The ideology of the Christchurch shooter is made clear in his 74-page manifesto which references "the great replacement" and "white genocide," a right wing conspiracy theory that Jews are influencing world governments to invite refugees from the Middle East and global South in an effort to destroy the "white race."
The UConn branch of the Campus Antifascist Network unequivocally condemns the politics of Ben Shapiro, who is scheduled to speak at UConn on January 24th. However, while our organization called upon our members and the community at large to come out to directly confront Lucian Wintrich, we have decided to protest Shapiro’s message in other forums. We fully stand by our decision to confront Wintrich, whose presentation was laden with the symbolism of the white supremacist alt right. Shapiro, while racist, is not part of the alt right and is somewhat critical of Trump. He is an extreme conservative who thrives on the media attention of his campus opposition. So, rather than getting people out to fill the auditorium, we decided at our general meeting last Friday to support students pushing for alternative programming to counter his toxic politics.
What are those toxic politics? While nominally libertarian and focused on economic issues, Shapiro’s attack on college cultures isn’t just driven by an abstract desire for free speech or for a simple wish to see ideological diversity on campuses. It’s driven, in part, by white identity politics, a noxious sludge shared with the very alt-right that he condemns. Shapiro feels that transgender people are mentally ill and apparently believes that indigenous peoples were savages before the arrival of Christopher Columbus. Though mildly critical of Trump, his newsfeed, The Daily Wire, currently participates in the dehumanization of undocumented immigrants and even people in the DACA program through the Trumpian myth that they are endemically criminal. He also dismisses the Black Lives Matter movement with the same cultural racism as his predecessor Dinesh D’Souza, who claimed that black and white income inequality is due to the pathological failings of black culture. These beliefs naturally cause him to overlook the need for ethnic studies and diversity-related education in the United States, and to ignore the student protests that brought such programming into being at UConn and elsewhere. They also sadly cause him to see white conservatives like himself as oppressed minorities deserving of the same sympathy on college campuses as people actually facing systemic injustice on account of their race, class, gender, or sexuality. Sadly, this is standard conservative fare in today’s United States.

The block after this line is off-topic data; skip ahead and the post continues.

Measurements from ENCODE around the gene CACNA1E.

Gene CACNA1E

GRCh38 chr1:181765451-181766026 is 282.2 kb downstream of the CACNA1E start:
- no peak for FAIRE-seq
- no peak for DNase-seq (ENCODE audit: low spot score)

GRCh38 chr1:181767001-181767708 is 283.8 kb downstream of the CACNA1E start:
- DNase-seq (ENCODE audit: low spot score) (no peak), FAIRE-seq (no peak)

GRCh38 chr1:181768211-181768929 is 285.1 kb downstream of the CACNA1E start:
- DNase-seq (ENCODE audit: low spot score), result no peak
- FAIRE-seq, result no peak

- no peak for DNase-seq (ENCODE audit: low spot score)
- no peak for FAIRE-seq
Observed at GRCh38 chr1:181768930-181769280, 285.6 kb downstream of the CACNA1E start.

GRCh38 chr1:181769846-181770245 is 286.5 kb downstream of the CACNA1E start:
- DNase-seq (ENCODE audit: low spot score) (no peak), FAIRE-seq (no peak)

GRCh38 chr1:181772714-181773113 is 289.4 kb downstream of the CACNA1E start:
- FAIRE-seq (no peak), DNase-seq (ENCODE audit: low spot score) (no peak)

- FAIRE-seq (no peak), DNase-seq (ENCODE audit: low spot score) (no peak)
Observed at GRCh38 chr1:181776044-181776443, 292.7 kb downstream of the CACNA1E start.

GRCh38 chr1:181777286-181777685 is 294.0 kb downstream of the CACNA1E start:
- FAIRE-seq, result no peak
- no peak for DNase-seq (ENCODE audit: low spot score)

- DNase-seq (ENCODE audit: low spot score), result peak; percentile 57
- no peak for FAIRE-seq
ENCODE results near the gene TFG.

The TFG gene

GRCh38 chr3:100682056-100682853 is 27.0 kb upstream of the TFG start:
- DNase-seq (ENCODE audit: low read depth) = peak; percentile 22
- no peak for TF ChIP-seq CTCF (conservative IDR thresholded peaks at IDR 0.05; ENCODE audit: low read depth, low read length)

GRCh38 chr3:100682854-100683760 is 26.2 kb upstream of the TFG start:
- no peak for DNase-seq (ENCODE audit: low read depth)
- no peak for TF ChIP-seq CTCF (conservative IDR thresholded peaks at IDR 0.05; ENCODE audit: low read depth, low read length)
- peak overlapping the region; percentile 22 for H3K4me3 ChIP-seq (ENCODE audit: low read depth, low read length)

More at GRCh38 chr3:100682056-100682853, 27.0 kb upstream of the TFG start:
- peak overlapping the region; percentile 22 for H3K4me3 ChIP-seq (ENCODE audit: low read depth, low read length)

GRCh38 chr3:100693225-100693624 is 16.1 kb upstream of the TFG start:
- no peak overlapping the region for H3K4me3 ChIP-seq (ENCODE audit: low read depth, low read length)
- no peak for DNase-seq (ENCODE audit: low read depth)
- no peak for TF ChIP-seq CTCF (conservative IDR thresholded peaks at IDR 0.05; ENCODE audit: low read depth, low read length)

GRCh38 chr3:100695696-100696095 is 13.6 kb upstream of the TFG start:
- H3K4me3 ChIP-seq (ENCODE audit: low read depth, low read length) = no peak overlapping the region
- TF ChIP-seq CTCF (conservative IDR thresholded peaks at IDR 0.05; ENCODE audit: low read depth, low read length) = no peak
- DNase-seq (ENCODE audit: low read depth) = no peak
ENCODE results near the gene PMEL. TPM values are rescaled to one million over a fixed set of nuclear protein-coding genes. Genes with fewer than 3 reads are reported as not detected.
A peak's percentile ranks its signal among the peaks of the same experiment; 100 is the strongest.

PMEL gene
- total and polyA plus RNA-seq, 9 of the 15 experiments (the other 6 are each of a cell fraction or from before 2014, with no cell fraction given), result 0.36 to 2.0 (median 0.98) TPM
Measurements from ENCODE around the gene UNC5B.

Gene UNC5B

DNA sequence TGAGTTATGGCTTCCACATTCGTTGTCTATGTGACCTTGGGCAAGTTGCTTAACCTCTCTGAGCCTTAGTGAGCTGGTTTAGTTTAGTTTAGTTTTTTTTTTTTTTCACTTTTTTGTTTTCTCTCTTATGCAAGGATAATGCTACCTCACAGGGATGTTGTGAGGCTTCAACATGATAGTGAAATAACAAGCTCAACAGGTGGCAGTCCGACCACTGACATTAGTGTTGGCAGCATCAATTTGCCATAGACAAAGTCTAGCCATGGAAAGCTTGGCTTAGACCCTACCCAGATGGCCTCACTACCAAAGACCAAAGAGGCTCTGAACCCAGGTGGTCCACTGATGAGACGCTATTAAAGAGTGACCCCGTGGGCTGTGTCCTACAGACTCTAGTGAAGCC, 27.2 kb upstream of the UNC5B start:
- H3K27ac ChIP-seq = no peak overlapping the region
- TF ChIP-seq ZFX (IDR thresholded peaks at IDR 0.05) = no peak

It is not surprising to us that the recently radicalized College Republicans – the same people who invited the openly racist Lucian Wintrich – have invited Ben Shapiro as well. In this particular case, however, we have decided to fight for social justice in our own forums in which we frame the message. To this end, our organization is participating in coalitions with other campus organizations in advance of this event and beyond to create our own programming.
UConn Campus Antifascist Network
Conservative speaker Ben Shapiro’s discussion “Say No to Campus Thuggery” is now set for Jan. 24 at 7 p.m. with the location still in the works, according to University of Connecticut College Republicans president Tim Sullivan.
Shapiro was invited to campus by the UConn College Republicans after a past incident at conservative speaker Lucian Wintrich’s discussion in November. This upcoming event is now subject to a review process by the university’s updated policy for speakers on campus.
Both the University of Connecticut College Republicans and College Democrats have released statements regarding Gateway Pundit writer Lucian Wintrich’s arrest on Tuesday.
The College Republicans, who invited Wintrich to campus for the speech “It’s OK to Be White,” released their statement on their Facebook page late Thursday afternoon.
“As Americans, the UConn College Republicans share the beliefs that our nation’s founders enshrined in the Declaration of Independence and our Constitution,” the statement said.